Crabtree Acres


Thou shall not take the name of the Lord in vain

I have always been a little smug concerning this commandment for various reasons. I have been a little proud that I have overcome a constant barrage of curse words into my brain during my growing up years and have not adopted the habit of using curse words in my vocabulary. I have even at times been standing beside someone who uses God's name in careless ways and in my mind have said things like, "Please don't treat the name of my Savior and Lord in that manner." It was almost like the Pharisee who prayed and said, "I thank God that I am not like that Publican over there." Sometimes with students who used God's name lightly I would ask them, "Are you praying when you speak to God that way?"

As I studied the word vain, however, I found out that I have taken the Name of the Lord in vain in many ways that people do not associated with this commandment. Let's look at the meanings of the words vain and vanity together and see if there is a relationship.

1. Empty; worthless; having no substance, value or importance

2. Fruitless; ineffectual

3. False; deceitful; not genuine

4. To use God's name with levity (lightness, inconsistency, changeableness) or profaneness (irreverence, abuse, contempt, anti-holy; to pollute or debase)

If we look at each of these definitions with God's name in mind, we see some interesting thoughts about how we may be guilty of disobeying this third command.

1. Treating God's name as worthless or empty can be as much a problem for a person who claims to know Christ as for someone who doesn't even knows He exists. In the Bible a name represented more than just a "calling card". Many people in the Bible received new names from God after their encounters with God. Saul became Paul; Simon became Peter; Levi became Matthew; Jacob became Israel. God himself has many names and they all represent a certain aspect of His character with authority or power behind each name given to Him. We are covenant children of God, who have received His name as part of our image to the world, Christian. What power and authority does that represent to us? He has given all that He has to us in His son Jesus and wants us to use the authority that He gives through His name to be overcomers in this life. Treating God's name as worthless is like a slap in His face, saying you don't have any power to overcome sin in my life, to help me in this situation, to be whatever I need.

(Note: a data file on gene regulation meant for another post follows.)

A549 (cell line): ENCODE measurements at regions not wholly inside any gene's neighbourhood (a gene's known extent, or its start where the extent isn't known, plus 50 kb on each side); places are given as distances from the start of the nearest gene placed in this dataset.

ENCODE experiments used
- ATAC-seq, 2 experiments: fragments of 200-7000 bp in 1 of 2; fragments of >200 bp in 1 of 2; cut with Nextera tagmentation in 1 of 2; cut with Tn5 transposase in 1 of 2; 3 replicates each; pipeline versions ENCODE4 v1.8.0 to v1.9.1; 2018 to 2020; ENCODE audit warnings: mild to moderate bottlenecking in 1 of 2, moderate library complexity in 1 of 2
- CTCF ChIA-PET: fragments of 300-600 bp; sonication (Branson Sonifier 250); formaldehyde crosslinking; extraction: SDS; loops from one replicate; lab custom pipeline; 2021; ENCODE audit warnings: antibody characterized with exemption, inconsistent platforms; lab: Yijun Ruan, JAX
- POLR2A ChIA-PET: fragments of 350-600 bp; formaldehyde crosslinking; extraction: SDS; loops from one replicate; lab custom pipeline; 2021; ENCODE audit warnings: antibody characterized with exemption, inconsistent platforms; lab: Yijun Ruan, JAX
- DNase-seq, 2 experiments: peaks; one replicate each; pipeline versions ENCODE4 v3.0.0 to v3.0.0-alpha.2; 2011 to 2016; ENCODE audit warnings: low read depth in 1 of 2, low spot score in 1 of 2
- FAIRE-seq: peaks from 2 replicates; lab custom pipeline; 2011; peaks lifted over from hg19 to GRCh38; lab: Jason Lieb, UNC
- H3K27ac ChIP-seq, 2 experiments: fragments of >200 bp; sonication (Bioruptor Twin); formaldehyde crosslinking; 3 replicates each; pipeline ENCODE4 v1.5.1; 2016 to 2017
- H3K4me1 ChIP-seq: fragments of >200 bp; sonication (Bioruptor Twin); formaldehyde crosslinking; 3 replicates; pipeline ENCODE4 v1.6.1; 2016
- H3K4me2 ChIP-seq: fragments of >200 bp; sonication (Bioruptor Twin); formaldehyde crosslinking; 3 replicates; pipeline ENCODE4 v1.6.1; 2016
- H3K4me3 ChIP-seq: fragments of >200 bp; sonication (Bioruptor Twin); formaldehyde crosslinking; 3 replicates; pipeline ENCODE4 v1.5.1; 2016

It also may mean that His name has no importance in my life. We may just simply ignore God's name and His worth in our lives. We give credit to "Mother Nature", "Providence", "Luck", or "Fate" for the natural events we see increasing dramatically in our world, rather than acknowledging the authority that God has always maintained over His creation. Jesus spoke and the winds and waves obeyed Him. Why do we believe that that was a one-time event, rather than an ongoing natural act of someone in authority exercising His will over His subjects? The Scripture says that if man does not praise God then the rocks and trees will cry out in praise to Him. If we do not acknowledge Jesus as God, God will find ways to give Jesus the praise due Him. We may even give credit for spiritual growth and teaching to other teachers or seminars or pastors, rather than to the Holy Spirit. We may use phrases like, "My church teaches ...", "My pastor says ...", "Dr. Dobson says ...", or "Chuck Swindoll teaches ..."